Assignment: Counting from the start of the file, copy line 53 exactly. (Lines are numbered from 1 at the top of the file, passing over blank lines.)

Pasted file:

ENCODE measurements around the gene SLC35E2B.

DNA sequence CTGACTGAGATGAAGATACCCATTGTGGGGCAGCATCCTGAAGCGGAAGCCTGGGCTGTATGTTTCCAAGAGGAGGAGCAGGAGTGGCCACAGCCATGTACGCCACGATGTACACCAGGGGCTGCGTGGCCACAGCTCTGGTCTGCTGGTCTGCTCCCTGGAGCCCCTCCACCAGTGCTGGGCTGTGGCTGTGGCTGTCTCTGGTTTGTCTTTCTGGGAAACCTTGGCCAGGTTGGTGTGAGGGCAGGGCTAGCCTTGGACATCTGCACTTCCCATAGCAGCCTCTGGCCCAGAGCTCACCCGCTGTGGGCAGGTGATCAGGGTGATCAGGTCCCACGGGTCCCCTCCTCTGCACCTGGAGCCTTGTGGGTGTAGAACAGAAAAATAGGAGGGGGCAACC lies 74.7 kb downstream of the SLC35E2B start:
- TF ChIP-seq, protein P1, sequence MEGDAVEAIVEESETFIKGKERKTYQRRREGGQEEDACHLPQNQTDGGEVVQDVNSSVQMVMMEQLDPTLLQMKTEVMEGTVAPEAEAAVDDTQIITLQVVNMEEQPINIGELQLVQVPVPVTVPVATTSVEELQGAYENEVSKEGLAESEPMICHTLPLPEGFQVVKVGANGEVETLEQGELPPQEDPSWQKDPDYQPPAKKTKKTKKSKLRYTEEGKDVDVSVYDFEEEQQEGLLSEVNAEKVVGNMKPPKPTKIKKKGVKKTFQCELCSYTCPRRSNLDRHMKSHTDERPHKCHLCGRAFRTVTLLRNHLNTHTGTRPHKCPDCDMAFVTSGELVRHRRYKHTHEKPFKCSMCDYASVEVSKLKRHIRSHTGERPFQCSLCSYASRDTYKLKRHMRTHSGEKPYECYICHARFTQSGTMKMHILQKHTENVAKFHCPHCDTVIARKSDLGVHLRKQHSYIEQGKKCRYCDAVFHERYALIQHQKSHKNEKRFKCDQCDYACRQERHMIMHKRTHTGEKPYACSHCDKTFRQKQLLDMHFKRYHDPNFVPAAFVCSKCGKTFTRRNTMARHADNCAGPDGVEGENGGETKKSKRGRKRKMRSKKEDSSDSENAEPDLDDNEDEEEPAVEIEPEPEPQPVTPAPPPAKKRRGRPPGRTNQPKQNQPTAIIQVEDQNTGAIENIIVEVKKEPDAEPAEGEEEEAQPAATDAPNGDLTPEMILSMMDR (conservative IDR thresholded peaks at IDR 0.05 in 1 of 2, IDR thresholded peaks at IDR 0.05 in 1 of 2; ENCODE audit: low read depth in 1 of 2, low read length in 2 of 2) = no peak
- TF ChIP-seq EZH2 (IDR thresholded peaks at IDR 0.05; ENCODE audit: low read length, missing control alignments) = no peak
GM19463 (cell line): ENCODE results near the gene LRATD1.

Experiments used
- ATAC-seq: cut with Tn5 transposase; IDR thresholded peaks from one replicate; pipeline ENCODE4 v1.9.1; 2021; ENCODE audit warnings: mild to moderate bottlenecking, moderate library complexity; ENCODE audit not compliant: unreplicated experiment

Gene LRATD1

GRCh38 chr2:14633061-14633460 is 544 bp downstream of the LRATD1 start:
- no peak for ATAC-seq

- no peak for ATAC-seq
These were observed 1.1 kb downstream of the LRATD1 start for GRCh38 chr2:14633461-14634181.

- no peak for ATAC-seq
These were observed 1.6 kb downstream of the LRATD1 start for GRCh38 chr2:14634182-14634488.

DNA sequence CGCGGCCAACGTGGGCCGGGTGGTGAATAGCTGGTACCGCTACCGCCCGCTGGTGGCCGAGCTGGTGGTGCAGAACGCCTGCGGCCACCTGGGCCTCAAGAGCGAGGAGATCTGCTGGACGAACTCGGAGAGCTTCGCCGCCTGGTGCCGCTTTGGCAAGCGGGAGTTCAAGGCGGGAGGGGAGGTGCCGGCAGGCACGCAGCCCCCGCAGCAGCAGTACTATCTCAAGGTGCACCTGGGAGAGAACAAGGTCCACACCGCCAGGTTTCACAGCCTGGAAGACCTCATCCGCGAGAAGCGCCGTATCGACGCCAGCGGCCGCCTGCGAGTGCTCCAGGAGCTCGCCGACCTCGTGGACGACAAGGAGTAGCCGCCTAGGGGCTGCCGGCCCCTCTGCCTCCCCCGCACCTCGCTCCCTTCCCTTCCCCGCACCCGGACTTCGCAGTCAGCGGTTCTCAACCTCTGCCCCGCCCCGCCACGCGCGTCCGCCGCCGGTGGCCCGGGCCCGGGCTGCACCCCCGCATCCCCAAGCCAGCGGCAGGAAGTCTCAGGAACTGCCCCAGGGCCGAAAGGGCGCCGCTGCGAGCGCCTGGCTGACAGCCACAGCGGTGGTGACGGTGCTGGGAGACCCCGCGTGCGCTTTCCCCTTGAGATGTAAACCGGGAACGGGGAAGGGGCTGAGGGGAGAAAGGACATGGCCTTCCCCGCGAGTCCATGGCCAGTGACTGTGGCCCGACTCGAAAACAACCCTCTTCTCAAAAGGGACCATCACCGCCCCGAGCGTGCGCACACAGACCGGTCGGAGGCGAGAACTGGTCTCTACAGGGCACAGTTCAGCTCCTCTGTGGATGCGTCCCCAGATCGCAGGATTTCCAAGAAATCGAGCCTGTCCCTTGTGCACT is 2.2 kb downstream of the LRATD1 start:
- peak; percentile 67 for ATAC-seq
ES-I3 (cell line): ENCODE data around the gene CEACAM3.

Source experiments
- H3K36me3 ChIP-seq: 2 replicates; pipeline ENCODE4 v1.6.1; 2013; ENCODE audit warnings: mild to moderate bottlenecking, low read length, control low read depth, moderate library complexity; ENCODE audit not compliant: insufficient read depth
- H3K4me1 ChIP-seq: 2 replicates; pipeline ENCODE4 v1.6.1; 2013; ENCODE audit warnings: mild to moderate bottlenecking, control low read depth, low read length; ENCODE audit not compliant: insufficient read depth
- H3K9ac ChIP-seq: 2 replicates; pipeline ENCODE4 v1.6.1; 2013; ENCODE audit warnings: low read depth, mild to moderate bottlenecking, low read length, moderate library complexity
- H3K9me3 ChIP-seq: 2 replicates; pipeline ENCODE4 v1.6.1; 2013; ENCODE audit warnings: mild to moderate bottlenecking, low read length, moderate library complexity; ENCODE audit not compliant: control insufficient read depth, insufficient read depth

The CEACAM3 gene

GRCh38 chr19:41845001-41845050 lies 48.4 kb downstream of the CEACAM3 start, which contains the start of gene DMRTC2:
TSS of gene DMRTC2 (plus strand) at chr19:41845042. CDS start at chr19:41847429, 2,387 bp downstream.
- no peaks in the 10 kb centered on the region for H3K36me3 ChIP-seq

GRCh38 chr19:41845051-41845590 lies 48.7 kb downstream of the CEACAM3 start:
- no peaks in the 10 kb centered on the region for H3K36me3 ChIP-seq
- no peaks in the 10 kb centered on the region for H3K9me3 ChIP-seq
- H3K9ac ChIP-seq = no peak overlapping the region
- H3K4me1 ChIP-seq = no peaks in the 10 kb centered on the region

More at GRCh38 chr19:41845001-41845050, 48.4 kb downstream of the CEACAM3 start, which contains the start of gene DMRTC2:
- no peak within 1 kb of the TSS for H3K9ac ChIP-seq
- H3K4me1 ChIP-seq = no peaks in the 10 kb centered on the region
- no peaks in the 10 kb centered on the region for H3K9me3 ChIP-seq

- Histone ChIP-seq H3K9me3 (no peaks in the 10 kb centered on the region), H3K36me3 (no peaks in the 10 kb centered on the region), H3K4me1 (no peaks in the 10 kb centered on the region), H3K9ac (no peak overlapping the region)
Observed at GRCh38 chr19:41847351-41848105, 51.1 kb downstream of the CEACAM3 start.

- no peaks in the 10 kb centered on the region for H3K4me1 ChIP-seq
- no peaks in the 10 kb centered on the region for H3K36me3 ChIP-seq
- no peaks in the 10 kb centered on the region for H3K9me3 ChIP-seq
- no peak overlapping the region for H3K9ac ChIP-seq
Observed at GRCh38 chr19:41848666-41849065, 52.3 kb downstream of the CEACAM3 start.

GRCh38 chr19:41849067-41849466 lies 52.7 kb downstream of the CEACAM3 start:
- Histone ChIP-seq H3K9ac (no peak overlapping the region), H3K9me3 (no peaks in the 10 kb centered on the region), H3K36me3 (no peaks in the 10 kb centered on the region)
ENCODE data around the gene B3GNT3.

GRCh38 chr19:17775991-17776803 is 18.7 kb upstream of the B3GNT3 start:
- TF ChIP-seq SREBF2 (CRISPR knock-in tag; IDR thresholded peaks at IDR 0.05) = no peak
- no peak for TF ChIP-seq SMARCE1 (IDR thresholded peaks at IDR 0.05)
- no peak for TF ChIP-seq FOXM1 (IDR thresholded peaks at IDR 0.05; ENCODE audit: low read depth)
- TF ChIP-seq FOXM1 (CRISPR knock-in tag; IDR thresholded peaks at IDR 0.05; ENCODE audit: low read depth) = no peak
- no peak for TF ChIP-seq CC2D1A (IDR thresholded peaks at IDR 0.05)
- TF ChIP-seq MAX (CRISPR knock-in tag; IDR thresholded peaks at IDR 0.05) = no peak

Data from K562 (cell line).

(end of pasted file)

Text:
Data from K562 (cell line).